Tree-based Methods for Statistical Learning in R provides a thorough introduction to both individual decision tree algorithms (Part I) and ensembles thereof (Part II). Part I of the book brings several different tree algorithms into focus, both conventional and contemporary. Building a strong foundation for how individual decision trees work will help readers better understand tree-based ensembles at a deeper level, which lie at the cutting edge of modern statistical and machine learning methodology.
The book follows up most ideas and mathematical concepts with code-based examples in the R statistical language; with an emphasis on using as few external packages as possible. For example, users will be exposed to writing their own random forest and gradient tree boosting functions using simple for loops and basic tree fitting software (like rpart and party/partykit), and more. The core chapters also end with a detailed section on relevant software in both R and other opensource alternatives (e.g., Python, Spark, and Julia), and example usage on real data sets. While the book mostly uses R, it is meant to be equally accessible and useful to non-R programmers.
Consumers of this book will have gained a solid foundation (and appreciation) for tree-based methods and how they can be used to solve practical problems and challenges data scientists often face in applied work.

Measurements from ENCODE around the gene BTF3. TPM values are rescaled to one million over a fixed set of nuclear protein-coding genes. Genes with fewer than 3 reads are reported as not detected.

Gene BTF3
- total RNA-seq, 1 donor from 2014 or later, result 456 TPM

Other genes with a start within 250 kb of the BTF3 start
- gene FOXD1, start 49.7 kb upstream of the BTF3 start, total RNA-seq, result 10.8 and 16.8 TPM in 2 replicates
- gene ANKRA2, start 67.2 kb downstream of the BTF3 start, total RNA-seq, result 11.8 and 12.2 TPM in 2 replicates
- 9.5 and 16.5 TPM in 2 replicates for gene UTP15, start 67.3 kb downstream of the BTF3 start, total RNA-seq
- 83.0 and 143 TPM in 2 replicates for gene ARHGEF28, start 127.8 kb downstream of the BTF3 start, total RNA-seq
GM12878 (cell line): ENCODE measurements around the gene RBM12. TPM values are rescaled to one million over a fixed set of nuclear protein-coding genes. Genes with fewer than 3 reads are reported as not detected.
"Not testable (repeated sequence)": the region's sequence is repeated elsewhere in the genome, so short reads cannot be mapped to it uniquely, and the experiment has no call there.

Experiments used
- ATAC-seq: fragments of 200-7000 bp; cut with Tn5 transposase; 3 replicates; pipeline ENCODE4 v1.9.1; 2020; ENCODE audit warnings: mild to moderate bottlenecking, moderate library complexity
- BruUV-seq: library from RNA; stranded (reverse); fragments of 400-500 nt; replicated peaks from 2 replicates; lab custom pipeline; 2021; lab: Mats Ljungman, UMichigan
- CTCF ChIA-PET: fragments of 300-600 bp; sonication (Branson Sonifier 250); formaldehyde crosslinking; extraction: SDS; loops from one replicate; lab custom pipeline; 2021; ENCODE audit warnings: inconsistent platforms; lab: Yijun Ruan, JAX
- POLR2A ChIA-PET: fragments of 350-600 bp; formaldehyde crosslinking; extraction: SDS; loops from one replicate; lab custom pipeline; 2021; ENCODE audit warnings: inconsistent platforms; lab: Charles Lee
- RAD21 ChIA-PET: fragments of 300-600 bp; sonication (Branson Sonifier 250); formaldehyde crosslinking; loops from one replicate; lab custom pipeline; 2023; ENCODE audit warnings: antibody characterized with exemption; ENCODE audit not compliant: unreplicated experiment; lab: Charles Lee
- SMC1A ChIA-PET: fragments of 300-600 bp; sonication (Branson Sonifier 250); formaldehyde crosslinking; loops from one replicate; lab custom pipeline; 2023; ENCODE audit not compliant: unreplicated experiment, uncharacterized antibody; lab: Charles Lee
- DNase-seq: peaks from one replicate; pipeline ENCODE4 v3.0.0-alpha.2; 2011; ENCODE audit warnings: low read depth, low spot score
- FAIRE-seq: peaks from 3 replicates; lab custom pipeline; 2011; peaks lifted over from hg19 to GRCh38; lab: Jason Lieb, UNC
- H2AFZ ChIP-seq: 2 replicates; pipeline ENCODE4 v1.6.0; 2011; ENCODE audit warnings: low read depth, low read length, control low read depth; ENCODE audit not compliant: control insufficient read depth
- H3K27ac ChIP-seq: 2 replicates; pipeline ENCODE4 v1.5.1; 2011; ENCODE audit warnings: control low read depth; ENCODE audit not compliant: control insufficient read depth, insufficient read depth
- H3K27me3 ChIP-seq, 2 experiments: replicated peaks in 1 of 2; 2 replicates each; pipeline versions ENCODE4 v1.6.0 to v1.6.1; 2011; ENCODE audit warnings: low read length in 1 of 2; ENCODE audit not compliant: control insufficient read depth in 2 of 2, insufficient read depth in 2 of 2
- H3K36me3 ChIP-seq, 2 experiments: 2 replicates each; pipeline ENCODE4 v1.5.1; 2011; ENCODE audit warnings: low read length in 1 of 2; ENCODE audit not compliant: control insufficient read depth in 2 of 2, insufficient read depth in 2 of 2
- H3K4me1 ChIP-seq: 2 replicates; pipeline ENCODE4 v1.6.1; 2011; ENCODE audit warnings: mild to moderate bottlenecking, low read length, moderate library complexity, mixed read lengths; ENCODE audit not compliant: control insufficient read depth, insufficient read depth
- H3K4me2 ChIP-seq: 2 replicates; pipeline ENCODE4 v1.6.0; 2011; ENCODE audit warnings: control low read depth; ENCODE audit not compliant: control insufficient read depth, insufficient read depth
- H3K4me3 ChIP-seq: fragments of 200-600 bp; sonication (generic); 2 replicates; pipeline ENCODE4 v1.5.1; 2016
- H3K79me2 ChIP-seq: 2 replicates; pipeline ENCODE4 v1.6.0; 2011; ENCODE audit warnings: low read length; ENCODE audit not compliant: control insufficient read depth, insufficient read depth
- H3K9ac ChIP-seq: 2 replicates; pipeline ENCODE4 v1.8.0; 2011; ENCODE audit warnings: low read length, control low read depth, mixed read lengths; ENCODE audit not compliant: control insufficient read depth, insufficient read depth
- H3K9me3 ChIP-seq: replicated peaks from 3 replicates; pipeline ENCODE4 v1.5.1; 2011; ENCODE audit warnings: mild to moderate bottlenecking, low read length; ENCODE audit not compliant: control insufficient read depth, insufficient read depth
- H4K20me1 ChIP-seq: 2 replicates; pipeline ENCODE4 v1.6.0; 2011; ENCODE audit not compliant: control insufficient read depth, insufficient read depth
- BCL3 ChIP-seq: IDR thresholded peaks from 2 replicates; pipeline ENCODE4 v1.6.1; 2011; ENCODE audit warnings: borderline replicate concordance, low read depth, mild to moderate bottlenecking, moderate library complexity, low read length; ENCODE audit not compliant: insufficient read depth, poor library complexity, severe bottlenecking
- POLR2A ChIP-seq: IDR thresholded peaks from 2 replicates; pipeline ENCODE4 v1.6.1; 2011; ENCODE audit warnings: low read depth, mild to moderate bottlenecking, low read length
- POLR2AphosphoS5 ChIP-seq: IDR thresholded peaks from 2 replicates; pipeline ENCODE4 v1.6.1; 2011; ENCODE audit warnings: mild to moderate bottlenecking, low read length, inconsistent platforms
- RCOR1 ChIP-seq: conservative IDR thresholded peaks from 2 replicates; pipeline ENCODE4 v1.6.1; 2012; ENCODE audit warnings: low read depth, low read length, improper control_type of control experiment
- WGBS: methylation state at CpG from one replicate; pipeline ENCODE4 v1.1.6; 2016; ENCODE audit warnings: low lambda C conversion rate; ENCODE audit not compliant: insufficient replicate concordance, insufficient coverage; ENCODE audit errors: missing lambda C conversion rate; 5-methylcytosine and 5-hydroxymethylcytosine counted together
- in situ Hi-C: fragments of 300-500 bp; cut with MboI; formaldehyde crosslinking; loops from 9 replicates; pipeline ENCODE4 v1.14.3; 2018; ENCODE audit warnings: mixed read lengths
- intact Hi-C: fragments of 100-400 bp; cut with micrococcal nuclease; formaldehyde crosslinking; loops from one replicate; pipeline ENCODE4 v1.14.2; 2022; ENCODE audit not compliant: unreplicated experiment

- Thorough coverage, from the ground up, of tree-based methods (e.g., CART, conditional inference trees, bagging, boosting, and random forests).
- A companion website containing additional supplementary material and the code to reproduce every example and figure in the book.
- A companion R package, called treemisc, which contains several data sets and functions used throughout the book (e.g., there’s an implementation of gradient tree boosting with LAD loss that shows how to perform the line search step by updating the terminal node estimates of a fitted rpart tree).
- Interesting examples that are of practical use; for example, how to construct partial dependence plots from a fitted model in Spark MLlib (using only Spark operations), or post-processing tree ensembles via the LASSO to reduce the number of trees while maintaining, or even improving performance.